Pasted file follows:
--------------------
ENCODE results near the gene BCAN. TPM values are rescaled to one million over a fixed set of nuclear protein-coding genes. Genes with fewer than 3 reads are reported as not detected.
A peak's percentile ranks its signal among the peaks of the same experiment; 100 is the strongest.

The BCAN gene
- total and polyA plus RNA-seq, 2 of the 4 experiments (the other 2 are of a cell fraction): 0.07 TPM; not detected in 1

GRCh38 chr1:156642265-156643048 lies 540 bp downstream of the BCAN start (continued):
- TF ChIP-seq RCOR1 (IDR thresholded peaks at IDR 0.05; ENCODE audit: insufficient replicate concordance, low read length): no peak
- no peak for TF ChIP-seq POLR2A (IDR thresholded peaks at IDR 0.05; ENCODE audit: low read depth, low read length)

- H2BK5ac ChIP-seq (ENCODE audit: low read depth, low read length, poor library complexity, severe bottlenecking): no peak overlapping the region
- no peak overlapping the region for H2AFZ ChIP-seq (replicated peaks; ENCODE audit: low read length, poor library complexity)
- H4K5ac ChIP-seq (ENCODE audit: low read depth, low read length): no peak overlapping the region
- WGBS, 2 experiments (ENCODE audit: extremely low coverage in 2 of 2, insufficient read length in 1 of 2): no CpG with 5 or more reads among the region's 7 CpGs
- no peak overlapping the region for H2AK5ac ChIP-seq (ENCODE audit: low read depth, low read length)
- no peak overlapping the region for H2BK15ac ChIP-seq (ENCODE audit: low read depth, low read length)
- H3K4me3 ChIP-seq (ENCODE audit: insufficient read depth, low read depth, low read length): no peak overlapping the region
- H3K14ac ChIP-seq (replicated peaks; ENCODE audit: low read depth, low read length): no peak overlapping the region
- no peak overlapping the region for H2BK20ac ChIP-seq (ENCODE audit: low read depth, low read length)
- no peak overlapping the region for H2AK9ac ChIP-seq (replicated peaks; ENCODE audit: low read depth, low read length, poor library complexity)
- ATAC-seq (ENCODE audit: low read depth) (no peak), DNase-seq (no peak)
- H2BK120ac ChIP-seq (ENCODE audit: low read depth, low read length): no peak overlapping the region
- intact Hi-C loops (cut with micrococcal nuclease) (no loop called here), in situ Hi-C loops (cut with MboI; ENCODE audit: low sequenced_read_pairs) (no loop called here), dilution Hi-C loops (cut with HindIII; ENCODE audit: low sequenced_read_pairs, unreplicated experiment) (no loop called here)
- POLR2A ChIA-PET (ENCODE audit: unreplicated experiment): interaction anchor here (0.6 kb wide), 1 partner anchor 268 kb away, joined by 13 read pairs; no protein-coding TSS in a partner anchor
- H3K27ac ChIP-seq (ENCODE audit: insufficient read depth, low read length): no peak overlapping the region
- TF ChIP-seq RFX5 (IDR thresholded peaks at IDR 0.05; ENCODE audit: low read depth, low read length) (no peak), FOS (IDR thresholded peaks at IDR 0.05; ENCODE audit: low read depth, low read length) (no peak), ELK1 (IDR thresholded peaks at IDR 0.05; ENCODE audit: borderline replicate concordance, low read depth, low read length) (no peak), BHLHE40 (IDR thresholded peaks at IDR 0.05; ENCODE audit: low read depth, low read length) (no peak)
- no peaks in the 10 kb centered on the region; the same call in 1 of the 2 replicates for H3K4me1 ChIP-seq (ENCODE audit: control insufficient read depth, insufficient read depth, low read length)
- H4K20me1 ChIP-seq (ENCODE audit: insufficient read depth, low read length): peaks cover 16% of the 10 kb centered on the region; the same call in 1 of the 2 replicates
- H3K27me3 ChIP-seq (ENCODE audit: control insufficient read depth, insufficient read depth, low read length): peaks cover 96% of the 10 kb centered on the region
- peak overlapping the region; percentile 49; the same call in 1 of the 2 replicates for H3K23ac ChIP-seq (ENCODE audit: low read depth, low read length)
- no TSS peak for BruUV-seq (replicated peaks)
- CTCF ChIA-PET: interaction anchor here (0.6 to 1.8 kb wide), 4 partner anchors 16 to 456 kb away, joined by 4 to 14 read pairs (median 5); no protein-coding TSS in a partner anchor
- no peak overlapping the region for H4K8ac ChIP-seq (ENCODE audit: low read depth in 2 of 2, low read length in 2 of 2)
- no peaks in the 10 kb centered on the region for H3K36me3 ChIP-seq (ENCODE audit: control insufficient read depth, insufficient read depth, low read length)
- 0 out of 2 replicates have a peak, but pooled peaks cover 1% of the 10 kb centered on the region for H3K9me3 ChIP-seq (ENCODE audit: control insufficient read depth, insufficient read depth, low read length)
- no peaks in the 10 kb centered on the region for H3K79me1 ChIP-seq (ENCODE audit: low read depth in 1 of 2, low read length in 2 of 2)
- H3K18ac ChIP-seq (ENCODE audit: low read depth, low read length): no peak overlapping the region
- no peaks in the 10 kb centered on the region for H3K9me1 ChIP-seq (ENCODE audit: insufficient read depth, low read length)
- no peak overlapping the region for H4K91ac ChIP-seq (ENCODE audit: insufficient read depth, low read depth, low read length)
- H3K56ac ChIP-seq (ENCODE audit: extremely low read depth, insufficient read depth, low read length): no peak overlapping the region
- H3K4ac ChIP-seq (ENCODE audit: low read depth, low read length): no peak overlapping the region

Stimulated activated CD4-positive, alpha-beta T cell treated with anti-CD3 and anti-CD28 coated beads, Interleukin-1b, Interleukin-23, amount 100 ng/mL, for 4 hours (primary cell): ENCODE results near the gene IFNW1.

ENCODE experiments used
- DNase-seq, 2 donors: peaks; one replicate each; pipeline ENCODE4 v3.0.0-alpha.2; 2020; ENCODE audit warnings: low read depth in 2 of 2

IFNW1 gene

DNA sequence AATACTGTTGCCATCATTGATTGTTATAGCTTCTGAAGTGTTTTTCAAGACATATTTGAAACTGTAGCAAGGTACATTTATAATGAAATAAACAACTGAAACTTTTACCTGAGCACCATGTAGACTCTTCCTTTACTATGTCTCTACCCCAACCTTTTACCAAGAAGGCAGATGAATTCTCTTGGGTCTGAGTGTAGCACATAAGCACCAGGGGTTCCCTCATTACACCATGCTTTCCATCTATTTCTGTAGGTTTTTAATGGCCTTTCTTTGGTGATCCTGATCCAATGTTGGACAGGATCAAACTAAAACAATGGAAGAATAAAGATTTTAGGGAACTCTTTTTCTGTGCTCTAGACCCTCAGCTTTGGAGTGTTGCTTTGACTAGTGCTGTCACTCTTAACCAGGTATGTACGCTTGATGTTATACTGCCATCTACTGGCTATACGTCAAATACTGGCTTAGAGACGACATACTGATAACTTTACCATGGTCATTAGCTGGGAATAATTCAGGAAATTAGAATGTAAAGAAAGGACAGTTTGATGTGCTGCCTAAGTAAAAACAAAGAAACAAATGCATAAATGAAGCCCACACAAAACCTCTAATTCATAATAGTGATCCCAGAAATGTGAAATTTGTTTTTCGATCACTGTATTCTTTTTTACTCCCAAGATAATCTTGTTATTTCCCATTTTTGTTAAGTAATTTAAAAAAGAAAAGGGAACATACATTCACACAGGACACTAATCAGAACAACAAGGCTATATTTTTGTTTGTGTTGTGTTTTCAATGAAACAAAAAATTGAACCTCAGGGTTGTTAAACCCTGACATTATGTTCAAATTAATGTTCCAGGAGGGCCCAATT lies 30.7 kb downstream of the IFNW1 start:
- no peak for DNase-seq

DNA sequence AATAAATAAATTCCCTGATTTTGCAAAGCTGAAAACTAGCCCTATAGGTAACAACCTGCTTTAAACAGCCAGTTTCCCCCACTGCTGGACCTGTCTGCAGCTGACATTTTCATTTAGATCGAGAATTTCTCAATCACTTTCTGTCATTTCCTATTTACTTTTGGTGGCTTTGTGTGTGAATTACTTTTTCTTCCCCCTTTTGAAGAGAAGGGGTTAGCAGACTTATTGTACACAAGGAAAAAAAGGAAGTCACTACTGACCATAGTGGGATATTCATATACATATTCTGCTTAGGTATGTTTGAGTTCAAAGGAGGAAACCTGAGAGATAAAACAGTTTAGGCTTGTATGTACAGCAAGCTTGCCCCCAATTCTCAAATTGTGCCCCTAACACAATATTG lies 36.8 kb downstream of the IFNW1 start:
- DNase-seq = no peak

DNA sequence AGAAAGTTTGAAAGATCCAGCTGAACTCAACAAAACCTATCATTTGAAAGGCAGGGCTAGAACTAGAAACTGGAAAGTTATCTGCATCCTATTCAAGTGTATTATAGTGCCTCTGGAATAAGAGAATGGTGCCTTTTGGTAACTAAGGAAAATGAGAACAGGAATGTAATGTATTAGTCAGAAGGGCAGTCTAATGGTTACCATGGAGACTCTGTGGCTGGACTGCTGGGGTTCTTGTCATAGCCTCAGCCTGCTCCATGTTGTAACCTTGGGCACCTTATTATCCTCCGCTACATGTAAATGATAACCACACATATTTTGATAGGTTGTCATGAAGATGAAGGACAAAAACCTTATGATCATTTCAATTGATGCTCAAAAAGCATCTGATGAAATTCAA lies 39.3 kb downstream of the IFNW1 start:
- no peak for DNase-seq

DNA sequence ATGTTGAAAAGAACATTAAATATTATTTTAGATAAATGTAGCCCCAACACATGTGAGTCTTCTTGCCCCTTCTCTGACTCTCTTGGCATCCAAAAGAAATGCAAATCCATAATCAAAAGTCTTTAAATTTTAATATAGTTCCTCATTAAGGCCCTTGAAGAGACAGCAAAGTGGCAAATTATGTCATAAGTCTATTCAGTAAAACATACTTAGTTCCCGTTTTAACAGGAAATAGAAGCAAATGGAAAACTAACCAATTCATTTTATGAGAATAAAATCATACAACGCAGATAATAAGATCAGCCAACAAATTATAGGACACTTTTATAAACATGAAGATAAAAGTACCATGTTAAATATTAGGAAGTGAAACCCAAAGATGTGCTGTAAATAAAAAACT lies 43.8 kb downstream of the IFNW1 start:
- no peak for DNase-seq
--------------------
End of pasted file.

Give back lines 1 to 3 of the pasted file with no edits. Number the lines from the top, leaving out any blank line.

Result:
ENCODE results near the gene BCAN. TPM values are rescaled to one million over a fixed set of nuclear protein-coding genes. Genes with fewer than 3 reads are reported as not detected.
A peak's percentile ranks its signal among the peaks of the same experiment; 100 is the strongest.

The BCAN gene